The practical results of this maneuvering take the campaigns to a level of complexity that hasn’t been seen in decades. If one of the Democratic candidates starts pulling away and looks to get an absolute majority of delegates, then there is little point in the other staying in the race, and there is even less point in John Edwards sticking it out beyond a third place finish in South Carolina (the state in which he was born). But if a majority can’t be achieved and other candidates have enough delegates to bridge the gap, then that puts the other candidates in an extremely powerful position. John Edwards could keep on running through the campaign, picking up small numbers of delegates here and there, and then play kingmaker at the convention. This would upset the usual way of things, as the biggest prize available in return for his assistance would, of course, be the same seat he had in 2004: that of the Vice-Presidential position on the ticket. More than this, he would be able to force some of his own policy agenda onto the nominee. This would mean that the VP candidate would have an unusual amount of power, further disturbing the way that things usually work. Alternatively, given that delegates can change their allegiance after the first ballot, Edwards might even be able to lobby for delegates to switch to him as a compromise candidate, and thus snatch the nomination itself. Any such convention strategy would mean that we wouldn’t know who the nominee would be until the convention itself, which would then cease to be the usual coronation-style kick-off to the presidential campaign proper, and become an arena for a genuine political battle.
On the Republican side, it would be similar – just more complex. Thompson is unlikely to pick up any great number of delegates, but Giuliani, McCain, Huckabee and Romney will all have quite a few. The bargaining would thus be even more unpredictable. A McCain ticket would be well-balanced by a genuine social conservative like Huckabee, but the two disagree so much as to make that unlikely. Giuliani, however, might be in a position to bargain. A more intriguing link-up would be between Romney and Huckabee, with Romney at the top of the ticket: Huckabee’s charm would balance Romney’s robotic style, Huckabee’s genuine social conservatism would reinforce Romney’s opportunistic positions; Huckabee’s evangelical base would ease Romney’s religion problem; and Romney’s sound management style and general competence would address the biggest problems with the case for Huckabee.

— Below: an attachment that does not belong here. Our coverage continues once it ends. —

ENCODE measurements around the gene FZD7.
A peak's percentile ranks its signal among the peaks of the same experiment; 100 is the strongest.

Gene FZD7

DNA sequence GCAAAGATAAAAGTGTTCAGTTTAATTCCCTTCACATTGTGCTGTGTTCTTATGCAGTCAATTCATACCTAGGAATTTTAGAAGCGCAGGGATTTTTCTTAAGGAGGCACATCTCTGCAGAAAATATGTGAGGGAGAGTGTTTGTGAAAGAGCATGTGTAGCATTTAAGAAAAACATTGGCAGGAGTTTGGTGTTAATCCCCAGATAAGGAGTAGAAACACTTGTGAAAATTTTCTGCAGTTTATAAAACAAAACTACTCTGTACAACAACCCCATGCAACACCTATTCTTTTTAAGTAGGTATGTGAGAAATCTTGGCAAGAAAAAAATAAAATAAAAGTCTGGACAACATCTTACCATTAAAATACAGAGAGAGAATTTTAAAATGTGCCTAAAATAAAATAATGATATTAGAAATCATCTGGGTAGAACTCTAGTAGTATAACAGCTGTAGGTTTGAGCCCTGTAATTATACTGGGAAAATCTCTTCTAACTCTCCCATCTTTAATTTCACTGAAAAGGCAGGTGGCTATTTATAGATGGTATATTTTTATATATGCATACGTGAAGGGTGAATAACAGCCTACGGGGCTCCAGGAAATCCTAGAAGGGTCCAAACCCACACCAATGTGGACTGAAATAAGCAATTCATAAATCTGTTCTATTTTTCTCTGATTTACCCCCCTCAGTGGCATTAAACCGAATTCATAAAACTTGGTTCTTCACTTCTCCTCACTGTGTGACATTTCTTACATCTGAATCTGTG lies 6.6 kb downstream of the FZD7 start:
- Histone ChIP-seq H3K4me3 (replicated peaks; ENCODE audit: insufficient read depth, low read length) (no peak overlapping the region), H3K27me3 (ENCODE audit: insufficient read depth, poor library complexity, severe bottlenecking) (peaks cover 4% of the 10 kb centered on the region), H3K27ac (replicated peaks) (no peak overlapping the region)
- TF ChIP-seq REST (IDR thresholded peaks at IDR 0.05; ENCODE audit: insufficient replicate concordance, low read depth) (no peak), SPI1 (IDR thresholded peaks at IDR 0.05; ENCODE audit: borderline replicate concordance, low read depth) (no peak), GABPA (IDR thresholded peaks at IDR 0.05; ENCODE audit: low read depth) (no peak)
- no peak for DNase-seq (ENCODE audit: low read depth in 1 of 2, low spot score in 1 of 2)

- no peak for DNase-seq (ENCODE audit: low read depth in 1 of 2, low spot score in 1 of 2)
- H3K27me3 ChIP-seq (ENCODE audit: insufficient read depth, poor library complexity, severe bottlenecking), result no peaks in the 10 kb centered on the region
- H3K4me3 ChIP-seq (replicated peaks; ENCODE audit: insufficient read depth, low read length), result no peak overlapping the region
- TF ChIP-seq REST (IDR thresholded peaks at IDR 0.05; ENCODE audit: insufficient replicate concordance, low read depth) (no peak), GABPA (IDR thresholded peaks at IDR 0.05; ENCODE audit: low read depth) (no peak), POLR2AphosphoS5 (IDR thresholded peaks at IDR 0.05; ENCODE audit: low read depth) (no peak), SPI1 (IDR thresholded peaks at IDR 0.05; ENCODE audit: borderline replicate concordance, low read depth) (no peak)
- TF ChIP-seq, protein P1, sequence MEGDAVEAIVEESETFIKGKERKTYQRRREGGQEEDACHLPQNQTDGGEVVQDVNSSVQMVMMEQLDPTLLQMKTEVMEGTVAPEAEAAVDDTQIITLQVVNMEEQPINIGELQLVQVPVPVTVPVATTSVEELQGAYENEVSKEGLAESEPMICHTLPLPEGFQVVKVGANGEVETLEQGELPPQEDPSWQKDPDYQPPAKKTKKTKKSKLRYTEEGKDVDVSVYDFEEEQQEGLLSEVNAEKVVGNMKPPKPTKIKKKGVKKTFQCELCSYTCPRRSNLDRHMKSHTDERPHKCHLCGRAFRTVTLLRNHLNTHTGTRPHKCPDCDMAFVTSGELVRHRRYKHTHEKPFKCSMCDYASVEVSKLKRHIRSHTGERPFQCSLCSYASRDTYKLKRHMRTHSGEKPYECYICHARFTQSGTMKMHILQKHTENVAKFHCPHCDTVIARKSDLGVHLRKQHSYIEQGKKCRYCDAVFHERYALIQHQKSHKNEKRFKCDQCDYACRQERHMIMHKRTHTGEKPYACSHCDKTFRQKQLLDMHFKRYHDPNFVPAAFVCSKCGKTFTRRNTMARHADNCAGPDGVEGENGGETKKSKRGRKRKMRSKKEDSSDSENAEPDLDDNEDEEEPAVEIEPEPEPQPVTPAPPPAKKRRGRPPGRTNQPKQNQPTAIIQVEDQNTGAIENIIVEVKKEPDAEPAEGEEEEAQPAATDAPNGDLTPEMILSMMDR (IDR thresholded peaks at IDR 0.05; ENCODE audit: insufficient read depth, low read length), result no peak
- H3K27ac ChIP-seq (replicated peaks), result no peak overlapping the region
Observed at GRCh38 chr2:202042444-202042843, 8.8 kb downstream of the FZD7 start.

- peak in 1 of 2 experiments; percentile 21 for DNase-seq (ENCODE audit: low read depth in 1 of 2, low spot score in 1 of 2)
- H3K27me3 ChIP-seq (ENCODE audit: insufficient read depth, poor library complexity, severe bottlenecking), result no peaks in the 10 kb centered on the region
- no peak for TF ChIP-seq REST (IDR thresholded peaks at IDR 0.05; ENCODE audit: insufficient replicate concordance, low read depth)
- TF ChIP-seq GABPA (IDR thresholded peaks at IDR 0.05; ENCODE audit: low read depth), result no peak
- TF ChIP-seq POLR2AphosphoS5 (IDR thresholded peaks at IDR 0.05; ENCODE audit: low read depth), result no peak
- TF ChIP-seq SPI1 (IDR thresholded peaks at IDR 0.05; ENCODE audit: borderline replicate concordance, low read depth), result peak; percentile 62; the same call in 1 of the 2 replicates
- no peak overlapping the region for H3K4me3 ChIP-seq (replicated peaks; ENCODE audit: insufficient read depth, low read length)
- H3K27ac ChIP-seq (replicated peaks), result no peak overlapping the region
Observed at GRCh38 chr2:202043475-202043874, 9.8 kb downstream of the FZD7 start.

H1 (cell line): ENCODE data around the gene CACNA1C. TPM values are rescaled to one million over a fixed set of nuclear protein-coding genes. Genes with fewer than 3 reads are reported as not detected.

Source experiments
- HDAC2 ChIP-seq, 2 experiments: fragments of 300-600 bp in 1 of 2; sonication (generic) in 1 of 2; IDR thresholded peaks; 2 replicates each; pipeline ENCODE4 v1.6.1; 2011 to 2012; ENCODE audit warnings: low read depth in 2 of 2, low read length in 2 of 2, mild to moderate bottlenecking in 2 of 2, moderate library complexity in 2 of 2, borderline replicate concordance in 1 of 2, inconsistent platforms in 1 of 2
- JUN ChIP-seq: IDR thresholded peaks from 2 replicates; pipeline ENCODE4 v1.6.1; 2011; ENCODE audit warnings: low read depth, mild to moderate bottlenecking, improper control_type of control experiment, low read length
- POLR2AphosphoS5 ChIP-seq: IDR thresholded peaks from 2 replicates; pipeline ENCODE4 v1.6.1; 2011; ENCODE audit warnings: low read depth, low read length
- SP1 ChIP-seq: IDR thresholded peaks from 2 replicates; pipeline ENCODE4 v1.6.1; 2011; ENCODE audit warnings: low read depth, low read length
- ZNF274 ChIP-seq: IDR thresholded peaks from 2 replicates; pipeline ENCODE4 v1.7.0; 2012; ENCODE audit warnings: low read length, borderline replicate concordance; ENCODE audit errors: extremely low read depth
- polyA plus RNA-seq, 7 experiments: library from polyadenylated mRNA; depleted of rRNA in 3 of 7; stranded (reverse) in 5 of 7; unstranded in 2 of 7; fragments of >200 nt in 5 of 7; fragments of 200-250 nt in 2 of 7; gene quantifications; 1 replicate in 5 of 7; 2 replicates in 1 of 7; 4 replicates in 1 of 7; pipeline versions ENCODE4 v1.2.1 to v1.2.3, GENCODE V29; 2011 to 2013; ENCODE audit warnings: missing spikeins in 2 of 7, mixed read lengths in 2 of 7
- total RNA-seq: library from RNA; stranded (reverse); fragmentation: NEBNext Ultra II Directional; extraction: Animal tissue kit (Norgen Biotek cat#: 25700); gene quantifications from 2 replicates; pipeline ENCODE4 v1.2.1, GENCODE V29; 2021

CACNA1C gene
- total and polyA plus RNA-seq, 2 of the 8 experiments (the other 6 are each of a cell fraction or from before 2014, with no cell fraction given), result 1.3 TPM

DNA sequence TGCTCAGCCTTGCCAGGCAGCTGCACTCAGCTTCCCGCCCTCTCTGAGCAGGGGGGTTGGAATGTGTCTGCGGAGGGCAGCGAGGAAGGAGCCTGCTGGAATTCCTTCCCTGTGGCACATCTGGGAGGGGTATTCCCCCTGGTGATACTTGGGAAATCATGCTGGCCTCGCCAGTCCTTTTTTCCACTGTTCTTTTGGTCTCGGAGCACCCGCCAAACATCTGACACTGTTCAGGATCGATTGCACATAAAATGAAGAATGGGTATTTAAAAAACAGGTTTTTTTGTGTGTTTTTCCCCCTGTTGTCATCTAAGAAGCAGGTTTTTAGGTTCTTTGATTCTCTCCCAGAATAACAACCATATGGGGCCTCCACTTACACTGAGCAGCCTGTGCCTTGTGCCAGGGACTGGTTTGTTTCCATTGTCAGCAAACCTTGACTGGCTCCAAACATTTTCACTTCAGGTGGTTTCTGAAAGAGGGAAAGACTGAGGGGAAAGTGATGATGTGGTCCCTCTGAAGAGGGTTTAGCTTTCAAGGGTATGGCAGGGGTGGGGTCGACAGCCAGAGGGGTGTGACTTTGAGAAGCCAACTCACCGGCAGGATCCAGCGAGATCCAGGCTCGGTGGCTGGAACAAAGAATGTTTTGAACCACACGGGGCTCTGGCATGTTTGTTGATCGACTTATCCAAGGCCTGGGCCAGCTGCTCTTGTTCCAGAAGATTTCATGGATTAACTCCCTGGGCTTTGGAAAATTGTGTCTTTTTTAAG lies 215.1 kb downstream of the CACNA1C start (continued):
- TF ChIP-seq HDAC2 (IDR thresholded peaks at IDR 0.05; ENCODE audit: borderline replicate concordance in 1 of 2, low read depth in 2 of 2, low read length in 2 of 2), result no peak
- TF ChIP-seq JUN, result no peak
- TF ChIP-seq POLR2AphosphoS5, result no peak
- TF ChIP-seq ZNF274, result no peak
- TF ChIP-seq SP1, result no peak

Such outcomes remain fanciful for the moment, however, and eyes must necessarily remain on the campaign itself. Clinton may have won another hotly contested state, but South Carolina will be a giant test for both candidates. If Clinton can break through and win there, then Obama’s campaign will be in serious trouble; conversely, if Obama wins it the race will continue to be highly evenly matched going into Florida and Super Tuesday. On the Republican side, Florida is up next anyway, giving us a week of campaigning in which to observe Giuliani joining the battle. Giuliani needs a win to prove that he is actually in the race; McCain needs a win to prove that he can win amongst Republicans in the absence of independent votes, and Huckabee and Romney also need strong finishes to keep up their momentum going into Super Tuesday. What comes next is, therefore, pivotal.
Next Up: South Carolina’s Democrats vote on Saturday, January 26th.
Bill Clinton’s Temper
Clinton the elder has obviously been reasonably closely involved in his wife’s campaign, but for quite some time there was concern over how best to make use of him. Now that she has grown in national stature, talk of him overshadowing her has dissipated somewhat, and the campaign has found something that he can be good at: being Hillary’s attack dog. As the New York Times reports, he’s recently been losing his temper a little bit, calling Obama’s claimed consistent opposition to the Iraq war a “fairy tale”, and being vocal in opposing rule changes for the Nevada caucuses that would have benefited Obama. The fact that he appears to be losing his temper gives one the distinct impression that he has an avid dislike of people attacking his wife, but suspicion naturally lingers that it’s not entirely coincidental. With Clinton the younger’s need to appear in control and to avoid attacking her opponent outright, it’s very useful to have someone largely beyond reproach who can say things that she can’t. Obama is now being moved to pledge stronger responses in future. Read the BBC report here. Does this mean that the time for being nice is coming to an end now that candidates are winning (and losing) in the real elections? Despite a remarkably nice campaign so far, the BBC’s impression is that “the two candidates' mutual dislike appears to be intense and growing”.
Giuliani’s Immigration Problem